Goodbye Traditional Dating

‘Matchmaker, matchmaker, make me a match’ takes on a wholenew meaning in today’s world of fast-track and hi-tech romance.

Date 370 (photo credit: courtesy)
Date 370
(photo credit: courtesy)
‘Come here often?” – the conventional pickup line – apparently doesn’t cut it anymore.
An avant-garde subculture known as the pickup artist industry has emerged in Israel, namely in its singles shrine, Tel Aviv. Starting in online message boards in the ’90s where men invented and traded successful seduction techniques, this semi-veiled community has propelled onto the mainstream stage. Today nearly every major city has a community of pickup artists, widely known as PUAs.
Nearly a decade since the launch of Israel’s first seduction company – teaching men the secrets of picking up women – a highly competitive field has surfaced, servicing Israeli men who want to improve their skills with women. From seminars to consultations to “boot camp”-style training with a dating coach, these services can cost thousands of shekels.
Nikolas Gershkovich, founder of the Don Juan website, believes “there’s a communication problem between men and women today.” That’s why he founded Don Juan, a company that “teaches interpersonal communication and helps men develop and find love and intimacy, and create an opening to a more successful life.”
“We have a variety of products to help men become successful with women,” he tells The Jerusalem Post Magazine at a quaint café in Tel Aviv, citing workshops on charisma, improvisation, fashion and body language, as well as personal training with dating coaches.
Don Juan’s slogan is “Your Success with Women,” and most men come to the school because of problems in that area. But picking up women is only a “derivative” of a much larger picture: “When we get a client, we consider all aspects of life and improve them.
Once they solve their problems in life, then issues with women are automatically resolved.”
“To guarantee results, we need to see what we’re dealing with,” says Gershkovich. “We first meet with a potential client and decide if he fits. Once we know that we can help him reach his goals, we’ll accept him to the program.”
The school has eight instructors in courses spanning three to six months, at a cost of NIS 3,000 to NIS 6,000. Between 10 and 20 students a month are enrolled in the programs, consisting of personal training and weekly one-on-one sessions, individually suited to a client’s lifestyle. “If someone likes going to bars, we’ll go to a bar. If it’s a 40-year-old wanting to get married, we’ll go to speed dating or on a singles trip.”
In “the field,” meaning a bar, the beach, the mall or wherever the client wants to go out, the teacher goes up to a woman to start a conversation as the student looks on. Then the student follows suit and when he returns, they review.
Gershkovich is very involved with the pickup community abroad. He teaches workshops in the US and finds lecturers to speak in Israel on topics such as self-confidence, creating attraction and secrets to a first date. The lectures are open to the public for NIS 50 and attract dozens of people, including women.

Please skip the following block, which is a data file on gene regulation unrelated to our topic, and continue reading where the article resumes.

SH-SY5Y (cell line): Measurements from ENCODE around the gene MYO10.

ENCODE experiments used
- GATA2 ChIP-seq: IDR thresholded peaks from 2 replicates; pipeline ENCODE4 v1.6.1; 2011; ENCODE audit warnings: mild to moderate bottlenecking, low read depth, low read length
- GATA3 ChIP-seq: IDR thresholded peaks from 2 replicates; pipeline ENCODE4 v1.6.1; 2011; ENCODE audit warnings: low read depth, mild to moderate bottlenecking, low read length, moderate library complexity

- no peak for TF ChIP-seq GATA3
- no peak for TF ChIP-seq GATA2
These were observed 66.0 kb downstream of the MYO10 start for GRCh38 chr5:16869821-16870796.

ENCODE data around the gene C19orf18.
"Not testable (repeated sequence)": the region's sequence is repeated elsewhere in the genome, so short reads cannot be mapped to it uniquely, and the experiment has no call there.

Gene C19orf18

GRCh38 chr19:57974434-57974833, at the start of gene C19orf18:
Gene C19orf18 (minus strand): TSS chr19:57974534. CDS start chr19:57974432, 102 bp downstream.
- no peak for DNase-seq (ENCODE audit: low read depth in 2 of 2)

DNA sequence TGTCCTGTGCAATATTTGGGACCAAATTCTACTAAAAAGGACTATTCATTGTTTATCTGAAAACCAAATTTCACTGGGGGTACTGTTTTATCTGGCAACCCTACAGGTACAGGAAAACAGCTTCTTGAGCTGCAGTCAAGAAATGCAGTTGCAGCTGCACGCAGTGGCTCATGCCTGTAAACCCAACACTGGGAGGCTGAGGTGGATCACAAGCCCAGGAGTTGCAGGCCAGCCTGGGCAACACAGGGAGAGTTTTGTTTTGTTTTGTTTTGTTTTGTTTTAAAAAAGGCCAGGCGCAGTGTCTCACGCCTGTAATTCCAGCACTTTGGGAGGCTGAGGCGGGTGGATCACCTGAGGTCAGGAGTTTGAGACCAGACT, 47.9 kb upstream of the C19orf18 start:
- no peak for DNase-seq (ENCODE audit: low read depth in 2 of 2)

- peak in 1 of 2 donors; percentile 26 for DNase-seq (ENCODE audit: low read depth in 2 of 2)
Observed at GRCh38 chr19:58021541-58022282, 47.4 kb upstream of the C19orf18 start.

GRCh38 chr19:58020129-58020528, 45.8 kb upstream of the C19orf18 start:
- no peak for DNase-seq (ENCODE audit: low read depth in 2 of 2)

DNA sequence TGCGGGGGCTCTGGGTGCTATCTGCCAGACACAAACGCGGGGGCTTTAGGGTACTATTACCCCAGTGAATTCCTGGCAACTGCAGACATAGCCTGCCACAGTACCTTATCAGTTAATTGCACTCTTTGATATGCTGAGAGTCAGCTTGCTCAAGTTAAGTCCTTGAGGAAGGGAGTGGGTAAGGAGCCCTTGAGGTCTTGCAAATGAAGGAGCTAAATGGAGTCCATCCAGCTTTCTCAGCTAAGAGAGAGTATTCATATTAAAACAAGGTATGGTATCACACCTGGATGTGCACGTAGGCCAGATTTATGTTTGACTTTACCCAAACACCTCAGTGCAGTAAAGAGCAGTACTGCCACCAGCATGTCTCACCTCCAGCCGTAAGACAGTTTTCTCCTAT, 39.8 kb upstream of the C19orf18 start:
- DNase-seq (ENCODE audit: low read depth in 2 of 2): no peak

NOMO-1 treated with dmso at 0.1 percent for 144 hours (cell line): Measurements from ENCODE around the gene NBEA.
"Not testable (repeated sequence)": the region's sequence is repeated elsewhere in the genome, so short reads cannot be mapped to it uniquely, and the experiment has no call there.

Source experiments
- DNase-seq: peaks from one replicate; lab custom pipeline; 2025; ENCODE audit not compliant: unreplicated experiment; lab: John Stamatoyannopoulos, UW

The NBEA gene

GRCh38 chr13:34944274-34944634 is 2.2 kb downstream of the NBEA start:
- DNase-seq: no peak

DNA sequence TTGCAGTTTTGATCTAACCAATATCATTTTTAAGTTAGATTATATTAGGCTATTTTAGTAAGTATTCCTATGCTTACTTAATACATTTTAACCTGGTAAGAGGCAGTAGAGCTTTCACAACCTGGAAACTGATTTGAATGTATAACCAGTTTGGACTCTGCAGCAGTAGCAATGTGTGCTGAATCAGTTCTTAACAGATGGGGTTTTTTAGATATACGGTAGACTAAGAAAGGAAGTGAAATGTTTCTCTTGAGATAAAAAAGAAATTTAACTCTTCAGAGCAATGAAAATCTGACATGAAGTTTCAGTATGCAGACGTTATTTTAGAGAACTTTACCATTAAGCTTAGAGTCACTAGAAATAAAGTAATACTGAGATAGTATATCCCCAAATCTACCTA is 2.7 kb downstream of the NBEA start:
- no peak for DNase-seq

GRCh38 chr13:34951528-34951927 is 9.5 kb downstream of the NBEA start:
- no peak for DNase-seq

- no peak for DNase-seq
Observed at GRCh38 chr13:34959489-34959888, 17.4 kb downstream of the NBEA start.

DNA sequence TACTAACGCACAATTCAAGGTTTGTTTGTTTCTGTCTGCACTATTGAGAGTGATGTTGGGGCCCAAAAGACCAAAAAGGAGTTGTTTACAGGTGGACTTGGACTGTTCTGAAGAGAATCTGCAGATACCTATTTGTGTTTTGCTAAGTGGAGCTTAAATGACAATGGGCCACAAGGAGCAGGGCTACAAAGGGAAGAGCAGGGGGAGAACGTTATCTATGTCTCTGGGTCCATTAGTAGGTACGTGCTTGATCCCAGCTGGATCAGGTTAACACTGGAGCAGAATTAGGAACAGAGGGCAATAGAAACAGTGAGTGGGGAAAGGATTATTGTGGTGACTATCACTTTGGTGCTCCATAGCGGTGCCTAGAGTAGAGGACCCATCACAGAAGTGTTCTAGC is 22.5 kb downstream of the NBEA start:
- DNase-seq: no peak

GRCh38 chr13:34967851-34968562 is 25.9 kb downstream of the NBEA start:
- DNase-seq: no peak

While the industry is “relatively young” and the media are “pretty much destroying it all the time” with negative publicity, the 25-year-old dating coach sees it as “a mitzva. If it wasn’t for this field, it’s very likely that I wouldn’t be able to talk to girls today. Or ever.”
In response to critics who charge that pickup artistry manipulates and uses women, he asserts that “girls are smart. I don’t think there are tricks that can fool them. When a guy says something that isn’t authentic or real, she observes that. We teach things like how to make a good first impression, which has to do with body language, tone and the internal state of the person – if he’s connected to himself.”
And Gershkovich isn’t the only one defending his line of work against the somewhat dubious connotation the pickup world evokes. Alex Zenevich of the Pickup Action website, whose slogan is “Real-Time Success with Women,” says, “It isn’t pickup or seduction as in manipulation; it’s much harder work. We build an inner reality for the client [who pays NIS 4,400 for a 16-session course] and the tools to be confident in that reality.”
Pickup Action launched in 2012 as “a solution to a growing need for men to improve their lives when it comes to relationships,” according to the site. Whether it involves issues with insecurity or inexperience, divorcees who after years of marriage can feel stuck, or simply those interested in honing their social skills, it’s a difficult process, Zenevich explains. Even though “people have a hard time dealing with rejection and we live in a society where we’re measured by our accomplishments, encountering a lot of refusals gives you mental strength.”
A COMPANY that seems to be shunning the pickup culture is mySod (My Secret), founded in 2009 as “a center for empowering and advancing communication skills for men.” Its flagship program, The Process, began a year and a half ago in cooperation with Bar-Ilan University, where founder Stas Segin completed his master’s in psychology.
Segin, who has been giving lectures, seminars and workshops on how to meet women since 2005, “changed the DNA” of his teachings, as he explained to the Magazine at his office in Ramat Gan’s Diamond Exchange district: “We’re looking for a balance.
Once, we used to teach the exterior: how to dress, how to talk, what to say, what to do. Now, we started working on the interior, so that the internal change will lead to an external one.”
While the main goal used to be going out to a bar and talking to as many women as possible, now “we say to go with a good friend and ignore the bar’s surroundings, because when a women sees you’re a person who is interested in your friend, it’s more attractive.”
Using a plastic cup as a symbol of one’s “well-being,” Segin tries to illustrate this “more holistic” approach: Before the conceptual change, “we taught that to feel good about yourself you had to get women and phone numbers. Today, you first need to fill the cup,” he gestures, as he pours water into an empty cup in stages. This symbolizes filling your life with activities like meeting friends, exercising and hobbies – until it is full. Instead of feeding off and taking from the other person, as he sees traditional pickup techniques, you give.